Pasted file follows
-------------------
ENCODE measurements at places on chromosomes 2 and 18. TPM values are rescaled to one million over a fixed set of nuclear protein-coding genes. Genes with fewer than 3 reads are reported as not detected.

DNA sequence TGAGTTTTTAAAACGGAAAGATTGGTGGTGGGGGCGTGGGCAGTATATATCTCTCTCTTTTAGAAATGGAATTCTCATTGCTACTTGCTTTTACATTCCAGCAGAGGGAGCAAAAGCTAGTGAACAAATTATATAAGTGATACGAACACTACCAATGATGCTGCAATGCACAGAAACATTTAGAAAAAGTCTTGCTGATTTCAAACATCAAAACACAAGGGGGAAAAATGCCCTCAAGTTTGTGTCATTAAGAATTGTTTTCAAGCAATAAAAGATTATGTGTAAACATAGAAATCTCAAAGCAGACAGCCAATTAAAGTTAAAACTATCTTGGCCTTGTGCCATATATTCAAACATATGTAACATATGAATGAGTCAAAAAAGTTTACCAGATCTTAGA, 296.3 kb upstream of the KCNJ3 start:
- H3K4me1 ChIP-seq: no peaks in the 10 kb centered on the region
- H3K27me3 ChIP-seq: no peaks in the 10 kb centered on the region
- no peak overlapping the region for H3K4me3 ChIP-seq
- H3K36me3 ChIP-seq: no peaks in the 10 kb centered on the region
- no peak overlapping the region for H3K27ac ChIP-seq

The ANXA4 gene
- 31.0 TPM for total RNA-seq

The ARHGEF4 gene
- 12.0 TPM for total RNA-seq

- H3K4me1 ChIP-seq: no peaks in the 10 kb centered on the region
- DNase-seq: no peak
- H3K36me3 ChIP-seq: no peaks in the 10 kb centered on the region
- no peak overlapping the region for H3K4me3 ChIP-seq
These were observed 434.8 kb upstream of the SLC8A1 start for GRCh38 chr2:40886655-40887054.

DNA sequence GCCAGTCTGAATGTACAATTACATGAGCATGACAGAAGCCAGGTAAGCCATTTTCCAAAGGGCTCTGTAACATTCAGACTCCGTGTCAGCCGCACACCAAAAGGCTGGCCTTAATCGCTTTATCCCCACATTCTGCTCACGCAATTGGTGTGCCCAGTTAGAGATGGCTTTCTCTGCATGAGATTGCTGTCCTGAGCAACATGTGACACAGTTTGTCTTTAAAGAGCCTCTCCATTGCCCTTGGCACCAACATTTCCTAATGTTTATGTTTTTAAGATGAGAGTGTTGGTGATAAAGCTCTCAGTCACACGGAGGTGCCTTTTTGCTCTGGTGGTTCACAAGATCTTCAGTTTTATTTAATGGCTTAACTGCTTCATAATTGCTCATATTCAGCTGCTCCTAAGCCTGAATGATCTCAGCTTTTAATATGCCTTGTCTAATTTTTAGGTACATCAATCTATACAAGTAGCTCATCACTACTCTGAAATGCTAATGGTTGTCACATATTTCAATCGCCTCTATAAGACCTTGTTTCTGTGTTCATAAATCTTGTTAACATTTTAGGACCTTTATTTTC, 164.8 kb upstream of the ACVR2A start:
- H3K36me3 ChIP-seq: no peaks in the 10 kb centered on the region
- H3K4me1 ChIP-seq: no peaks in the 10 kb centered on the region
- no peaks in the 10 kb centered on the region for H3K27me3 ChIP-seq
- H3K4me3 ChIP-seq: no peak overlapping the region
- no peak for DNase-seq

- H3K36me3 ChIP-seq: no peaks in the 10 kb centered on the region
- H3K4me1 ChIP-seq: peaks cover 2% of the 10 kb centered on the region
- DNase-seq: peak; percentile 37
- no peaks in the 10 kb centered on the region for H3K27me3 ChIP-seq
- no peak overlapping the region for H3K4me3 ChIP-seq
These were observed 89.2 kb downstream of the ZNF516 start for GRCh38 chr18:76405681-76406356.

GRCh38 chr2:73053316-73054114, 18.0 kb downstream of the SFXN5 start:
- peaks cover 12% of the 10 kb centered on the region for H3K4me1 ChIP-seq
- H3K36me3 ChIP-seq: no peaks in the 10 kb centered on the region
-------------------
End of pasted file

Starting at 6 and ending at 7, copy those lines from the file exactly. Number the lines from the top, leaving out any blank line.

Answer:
- H3K36me3 ChIP-seq: no peaks in the 10 kb centered on the region
- no peak overlapping the region for H3K27ac ChIP-seq